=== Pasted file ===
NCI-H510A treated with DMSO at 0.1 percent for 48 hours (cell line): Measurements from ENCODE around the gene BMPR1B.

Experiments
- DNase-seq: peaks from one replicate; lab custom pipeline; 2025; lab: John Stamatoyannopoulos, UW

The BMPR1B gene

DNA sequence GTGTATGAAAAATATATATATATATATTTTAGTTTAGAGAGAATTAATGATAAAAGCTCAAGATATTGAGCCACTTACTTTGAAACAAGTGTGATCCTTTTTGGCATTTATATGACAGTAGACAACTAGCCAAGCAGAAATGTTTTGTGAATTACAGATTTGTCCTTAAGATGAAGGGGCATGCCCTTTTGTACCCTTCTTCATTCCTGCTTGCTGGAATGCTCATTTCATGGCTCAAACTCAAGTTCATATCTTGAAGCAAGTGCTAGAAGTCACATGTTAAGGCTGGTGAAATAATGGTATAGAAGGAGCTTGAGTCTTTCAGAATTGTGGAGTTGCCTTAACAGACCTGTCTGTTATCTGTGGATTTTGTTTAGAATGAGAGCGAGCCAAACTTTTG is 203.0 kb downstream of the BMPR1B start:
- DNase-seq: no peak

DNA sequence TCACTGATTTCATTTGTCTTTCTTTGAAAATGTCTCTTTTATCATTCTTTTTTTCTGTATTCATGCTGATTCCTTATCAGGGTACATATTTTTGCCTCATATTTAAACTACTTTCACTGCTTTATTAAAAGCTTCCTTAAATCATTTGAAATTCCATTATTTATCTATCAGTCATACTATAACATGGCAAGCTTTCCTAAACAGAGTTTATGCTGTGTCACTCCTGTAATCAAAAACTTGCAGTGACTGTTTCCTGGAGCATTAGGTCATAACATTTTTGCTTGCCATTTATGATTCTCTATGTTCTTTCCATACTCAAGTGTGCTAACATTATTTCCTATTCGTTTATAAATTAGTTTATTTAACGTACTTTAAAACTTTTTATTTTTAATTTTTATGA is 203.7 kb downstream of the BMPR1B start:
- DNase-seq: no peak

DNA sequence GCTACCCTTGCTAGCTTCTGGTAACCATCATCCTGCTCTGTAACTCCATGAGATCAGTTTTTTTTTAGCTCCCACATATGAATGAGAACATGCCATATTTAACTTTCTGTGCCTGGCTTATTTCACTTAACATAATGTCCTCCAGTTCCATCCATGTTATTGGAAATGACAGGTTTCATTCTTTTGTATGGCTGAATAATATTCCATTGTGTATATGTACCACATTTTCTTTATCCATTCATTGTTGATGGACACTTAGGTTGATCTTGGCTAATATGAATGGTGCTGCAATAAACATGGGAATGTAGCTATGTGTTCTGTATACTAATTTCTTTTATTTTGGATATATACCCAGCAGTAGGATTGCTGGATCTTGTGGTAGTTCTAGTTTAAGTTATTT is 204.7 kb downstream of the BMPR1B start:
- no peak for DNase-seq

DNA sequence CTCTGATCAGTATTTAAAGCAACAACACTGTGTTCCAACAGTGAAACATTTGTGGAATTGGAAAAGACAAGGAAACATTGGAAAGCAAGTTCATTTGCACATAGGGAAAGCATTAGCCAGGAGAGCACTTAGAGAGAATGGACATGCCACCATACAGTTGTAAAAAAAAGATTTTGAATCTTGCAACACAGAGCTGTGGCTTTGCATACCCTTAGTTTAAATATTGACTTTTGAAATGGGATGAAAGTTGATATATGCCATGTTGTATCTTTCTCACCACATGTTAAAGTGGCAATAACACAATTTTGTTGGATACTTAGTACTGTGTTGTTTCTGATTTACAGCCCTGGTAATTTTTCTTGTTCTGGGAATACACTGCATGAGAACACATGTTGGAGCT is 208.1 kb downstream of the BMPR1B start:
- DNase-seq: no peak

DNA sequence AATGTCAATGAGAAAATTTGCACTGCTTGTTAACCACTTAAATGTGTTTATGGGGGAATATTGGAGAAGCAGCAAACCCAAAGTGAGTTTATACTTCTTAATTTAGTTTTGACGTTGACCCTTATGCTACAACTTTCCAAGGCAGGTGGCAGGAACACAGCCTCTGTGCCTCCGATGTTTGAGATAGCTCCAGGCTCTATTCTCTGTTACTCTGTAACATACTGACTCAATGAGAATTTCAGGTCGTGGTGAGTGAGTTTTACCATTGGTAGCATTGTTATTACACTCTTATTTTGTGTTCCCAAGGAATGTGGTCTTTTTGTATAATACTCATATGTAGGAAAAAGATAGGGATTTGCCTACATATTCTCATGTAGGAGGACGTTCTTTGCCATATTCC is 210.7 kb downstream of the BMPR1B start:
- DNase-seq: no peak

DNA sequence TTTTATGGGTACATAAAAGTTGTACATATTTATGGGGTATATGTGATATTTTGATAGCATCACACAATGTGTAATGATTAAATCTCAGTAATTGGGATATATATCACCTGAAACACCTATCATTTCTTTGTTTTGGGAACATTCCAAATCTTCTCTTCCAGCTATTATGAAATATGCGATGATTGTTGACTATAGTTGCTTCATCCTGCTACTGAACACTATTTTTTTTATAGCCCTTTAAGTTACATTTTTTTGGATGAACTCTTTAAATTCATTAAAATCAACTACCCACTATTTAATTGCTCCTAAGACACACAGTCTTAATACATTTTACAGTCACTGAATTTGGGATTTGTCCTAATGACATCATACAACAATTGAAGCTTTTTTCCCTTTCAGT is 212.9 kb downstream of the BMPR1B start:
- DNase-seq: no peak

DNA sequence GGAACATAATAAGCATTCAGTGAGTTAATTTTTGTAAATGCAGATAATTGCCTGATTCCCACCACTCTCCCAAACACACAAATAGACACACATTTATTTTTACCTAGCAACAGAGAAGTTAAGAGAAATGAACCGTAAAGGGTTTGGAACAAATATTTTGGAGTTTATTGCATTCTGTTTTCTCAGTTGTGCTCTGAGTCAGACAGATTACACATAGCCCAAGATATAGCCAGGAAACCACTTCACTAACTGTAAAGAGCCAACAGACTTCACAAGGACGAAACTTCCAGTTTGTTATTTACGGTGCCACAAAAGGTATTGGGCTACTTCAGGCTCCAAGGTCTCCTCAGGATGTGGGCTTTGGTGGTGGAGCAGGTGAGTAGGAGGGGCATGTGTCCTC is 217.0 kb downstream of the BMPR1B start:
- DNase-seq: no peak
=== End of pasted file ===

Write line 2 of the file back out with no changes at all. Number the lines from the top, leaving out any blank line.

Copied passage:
Experiments